Newsletter

Newsletter vol.74

category: Newsletter
Update:

Published:05.July 2016
・Activity 1/The 53rd City Night Walk in Yokohama Bashamichi and Isezaki-cho(18/03/2016)
・Activity 2/The 51st Regular Round Table Discussion(01/04/2016)

The 53rd City Night Walk in Yokohama Bashamichi and Isezaki-cho

18.March.2016  Yuki Takeuchi + Eiki Takeuchi + Ginko Mochizuki + Huang Simen + Shinichi Sakaguchi

We divided into two groups walked in Bashamichi and the other two in Isezaki-cho, Northside and Eastside of JR Kannai Station in Yokohama. Those two areas are geographically close but have different characters.

■Over 150 years old gas lamps and early modern architectures create nostalgic scenarios in Bashamichi. Most elements and buildings have been modernized to suit for urban life style in Isezaki-cho. Both Bashamichi and Isezaki-cho are on the same stretch of the city, but have totally in contrast of these characters. We started exploring those two areas to find Heroes and Villains of light, and to reveal what kind of light defines the character of each area.

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Contrast between gas lamp and shop interior light.

■Bashamichi Area
Bashamichi was the first place that gas lamps were installed in Japan. Before those gas lamps were produced in Japan, people carried portable lanterns with candle light. We started the walk, imagining how people felt when they saw gas lamps at the first time.

Group 1 started at Kannai Station. Arriving at Bashamichi and walking further down to the junction, first light to note was stadium lighting. We still had a long distance to Yokohama Stadium though, the LED light from the stadium looked very bright and stinging to the eyes.
The gas lamps installed along Bashamichi were 2000K warm light. The illuminance, was perceived low to all the group members; was about 16 lx. A neighboring hair salon was emitting glittery white light. Those two contrasting lightings looked like an angel and a devil fighting.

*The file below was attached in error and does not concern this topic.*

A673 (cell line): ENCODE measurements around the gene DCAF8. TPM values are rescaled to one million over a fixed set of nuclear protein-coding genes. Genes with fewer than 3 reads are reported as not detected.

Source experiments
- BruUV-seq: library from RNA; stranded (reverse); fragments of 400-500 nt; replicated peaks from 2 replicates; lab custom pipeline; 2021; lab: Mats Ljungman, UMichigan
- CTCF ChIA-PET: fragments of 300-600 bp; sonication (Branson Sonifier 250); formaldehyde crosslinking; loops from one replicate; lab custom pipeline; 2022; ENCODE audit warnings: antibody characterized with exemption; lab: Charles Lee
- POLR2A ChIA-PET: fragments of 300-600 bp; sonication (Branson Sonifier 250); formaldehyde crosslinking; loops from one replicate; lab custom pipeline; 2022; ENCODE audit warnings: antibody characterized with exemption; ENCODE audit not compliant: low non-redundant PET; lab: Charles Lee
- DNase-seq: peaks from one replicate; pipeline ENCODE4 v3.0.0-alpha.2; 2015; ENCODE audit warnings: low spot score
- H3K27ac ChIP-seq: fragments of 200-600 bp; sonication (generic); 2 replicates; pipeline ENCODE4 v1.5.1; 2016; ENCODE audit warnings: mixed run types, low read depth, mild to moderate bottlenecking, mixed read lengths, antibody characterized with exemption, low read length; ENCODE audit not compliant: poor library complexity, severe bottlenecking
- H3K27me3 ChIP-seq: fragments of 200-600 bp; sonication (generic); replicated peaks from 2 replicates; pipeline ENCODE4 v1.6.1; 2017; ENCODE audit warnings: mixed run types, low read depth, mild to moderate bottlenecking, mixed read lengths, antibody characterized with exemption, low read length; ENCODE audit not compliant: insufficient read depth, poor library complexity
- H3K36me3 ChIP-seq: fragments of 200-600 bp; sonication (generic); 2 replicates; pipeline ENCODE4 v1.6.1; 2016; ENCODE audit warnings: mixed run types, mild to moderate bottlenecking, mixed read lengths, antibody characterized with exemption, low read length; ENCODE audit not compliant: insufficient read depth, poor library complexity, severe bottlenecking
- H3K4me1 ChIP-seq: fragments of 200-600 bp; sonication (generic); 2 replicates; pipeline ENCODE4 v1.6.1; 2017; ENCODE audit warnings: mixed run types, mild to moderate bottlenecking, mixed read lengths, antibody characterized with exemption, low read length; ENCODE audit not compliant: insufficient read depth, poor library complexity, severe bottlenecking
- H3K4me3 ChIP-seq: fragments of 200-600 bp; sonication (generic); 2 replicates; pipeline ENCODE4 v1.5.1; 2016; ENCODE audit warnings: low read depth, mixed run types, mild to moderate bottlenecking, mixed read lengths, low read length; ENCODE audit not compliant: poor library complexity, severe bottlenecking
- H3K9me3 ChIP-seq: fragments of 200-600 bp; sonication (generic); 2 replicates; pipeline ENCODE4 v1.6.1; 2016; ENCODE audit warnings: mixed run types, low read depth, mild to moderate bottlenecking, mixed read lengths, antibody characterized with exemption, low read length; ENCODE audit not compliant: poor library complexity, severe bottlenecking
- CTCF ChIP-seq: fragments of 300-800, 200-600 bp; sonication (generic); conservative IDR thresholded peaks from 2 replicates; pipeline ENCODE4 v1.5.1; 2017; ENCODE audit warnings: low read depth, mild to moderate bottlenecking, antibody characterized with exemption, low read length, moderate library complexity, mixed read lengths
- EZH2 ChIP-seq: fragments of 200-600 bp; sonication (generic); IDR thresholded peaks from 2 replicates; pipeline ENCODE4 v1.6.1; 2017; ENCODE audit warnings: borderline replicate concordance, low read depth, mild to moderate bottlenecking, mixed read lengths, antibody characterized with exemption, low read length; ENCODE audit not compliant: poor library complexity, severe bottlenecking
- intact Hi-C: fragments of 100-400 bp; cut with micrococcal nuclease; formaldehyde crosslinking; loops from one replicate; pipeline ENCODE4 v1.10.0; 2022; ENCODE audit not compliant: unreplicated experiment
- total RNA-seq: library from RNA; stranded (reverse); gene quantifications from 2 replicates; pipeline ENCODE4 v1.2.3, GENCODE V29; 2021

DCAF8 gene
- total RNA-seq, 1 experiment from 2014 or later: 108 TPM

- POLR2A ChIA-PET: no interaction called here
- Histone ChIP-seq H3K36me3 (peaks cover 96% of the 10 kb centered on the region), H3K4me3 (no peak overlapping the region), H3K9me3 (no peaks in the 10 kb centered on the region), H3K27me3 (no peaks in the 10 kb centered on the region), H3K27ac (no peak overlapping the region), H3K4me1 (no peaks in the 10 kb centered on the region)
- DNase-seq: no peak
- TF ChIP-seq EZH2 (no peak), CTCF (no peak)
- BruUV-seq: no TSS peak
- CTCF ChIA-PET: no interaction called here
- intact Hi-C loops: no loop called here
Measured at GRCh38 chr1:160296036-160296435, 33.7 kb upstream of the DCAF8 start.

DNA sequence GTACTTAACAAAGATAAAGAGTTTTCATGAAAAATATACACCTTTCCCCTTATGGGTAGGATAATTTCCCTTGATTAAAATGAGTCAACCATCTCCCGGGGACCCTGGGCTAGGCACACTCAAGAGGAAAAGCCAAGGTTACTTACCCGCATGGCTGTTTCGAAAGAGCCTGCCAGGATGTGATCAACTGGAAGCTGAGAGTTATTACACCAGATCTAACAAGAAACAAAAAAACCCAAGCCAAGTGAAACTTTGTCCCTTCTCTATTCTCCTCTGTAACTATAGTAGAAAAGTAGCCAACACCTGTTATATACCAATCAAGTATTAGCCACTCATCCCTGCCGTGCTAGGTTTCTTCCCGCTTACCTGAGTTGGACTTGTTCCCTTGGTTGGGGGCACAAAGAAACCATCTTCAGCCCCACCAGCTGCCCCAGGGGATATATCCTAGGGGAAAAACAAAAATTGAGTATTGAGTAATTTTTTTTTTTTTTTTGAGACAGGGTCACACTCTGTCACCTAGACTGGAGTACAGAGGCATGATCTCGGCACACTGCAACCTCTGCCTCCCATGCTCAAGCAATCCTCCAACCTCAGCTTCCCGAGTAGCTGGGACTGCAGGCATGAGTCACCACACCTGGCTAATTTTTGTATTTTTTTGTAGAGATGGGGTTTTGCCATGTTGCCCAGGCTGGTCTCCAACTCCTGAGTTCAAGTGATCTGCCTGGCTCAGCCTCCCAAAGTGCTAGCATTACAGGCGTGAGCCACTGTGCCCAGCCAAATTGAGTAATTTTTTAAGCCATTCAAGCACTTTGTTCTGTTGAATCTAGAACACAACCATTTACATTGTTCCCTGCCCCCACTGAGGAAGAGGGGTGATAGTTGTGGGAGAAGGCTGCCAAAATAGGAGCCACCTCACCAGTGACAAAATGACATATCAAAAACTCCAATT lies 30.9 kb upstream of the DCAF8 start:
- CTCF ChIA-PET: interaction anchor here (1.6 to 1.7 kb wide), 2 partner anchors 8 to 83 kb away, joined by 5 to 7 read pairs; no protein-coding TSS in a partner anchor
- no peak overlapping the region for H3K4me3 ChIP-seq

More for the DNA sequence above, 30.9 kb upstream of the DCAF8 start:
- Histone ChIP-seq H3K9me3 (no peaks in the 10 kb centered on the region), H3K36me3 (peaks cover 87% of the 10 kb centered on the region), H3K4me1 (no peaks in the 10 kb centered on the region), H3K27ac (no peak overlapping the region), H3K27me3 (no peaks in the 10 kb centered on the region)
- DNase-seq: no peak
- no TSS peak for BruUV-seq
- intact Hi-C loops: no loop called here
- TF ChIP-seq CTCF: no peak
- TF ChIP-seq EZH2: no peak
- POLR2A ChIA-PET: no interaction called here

Walking further down, Bashamichi meets Honcho Street. Many government buildings in western style dominate this area and it was rather dark as there were no spilled light from shop interiors. Some features were illuminated even though there was only a few people passes by. Overall, the area was messed up with nostalgic atmosphere with urban lighting trends. After a long walk, we finally found the place we were able to feel the air from Meiji-era.
(Ginko Mochizuki)

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Lantern street of high repute by members.
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Variouse gas lamps.
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Very bright light from Yokohama Stadium.

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The building getting reflection of spilled light from opposite hotel

■Group 2, the member of five including our leader Mr. Mende, started walking in Bashamichi. The gas lamps created a nice ambience, yet the junction located in the middle of street looked dim. Some members commented that it was nice to maintain the antique gas lamps but overall night scape needed to be improved.
Off to a minor street, the most loved lighting item was the batch of lanterns hang overhead. Those lanterns were hang on wires from one building to the opposite building and it created exotic scenery together. It was great that neighboring shops cooperated to make the night scene beautiful.
Amongst the dim street Bashamichi, some grand buildings were left unlit and it made the area even darker. Disappointingly some of those buildings got reflection of reflected or spilled light from opposite hotel. We again recognized the importance of lighting planning with a good consideration to the neighborhoods.
(Shinichi Sakaguchi)

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Isezaki Mall

■Group 3 walked around Isezaki mall. Isezaki mall has been developed since Yokohama harbor had opened, and was the first mall with pedestrian streets in Japan.
As we stepped into the mall, neon and decorative lightings welcomed us. Those lightings were neither stylish nor methodically designed. Blueish linear lights forming grids of Pachinko parlor facade, red lanterns hang on a bar entrance, a pharmacy with old fashioned luminaires and a futuristic looking Tabaco shop with linear light. All of these contributed to create nightscape in Isezaki Mall. This sort of mess added the charm and warmth to the area.
This unorganized group of lightings tend to be classified as a villain, yet we could say it is a hero this time. It is because it welcomes whatever character each other has and coexist in the same area, and are loved by the locals and passerby.
(Eiki Takeuchi)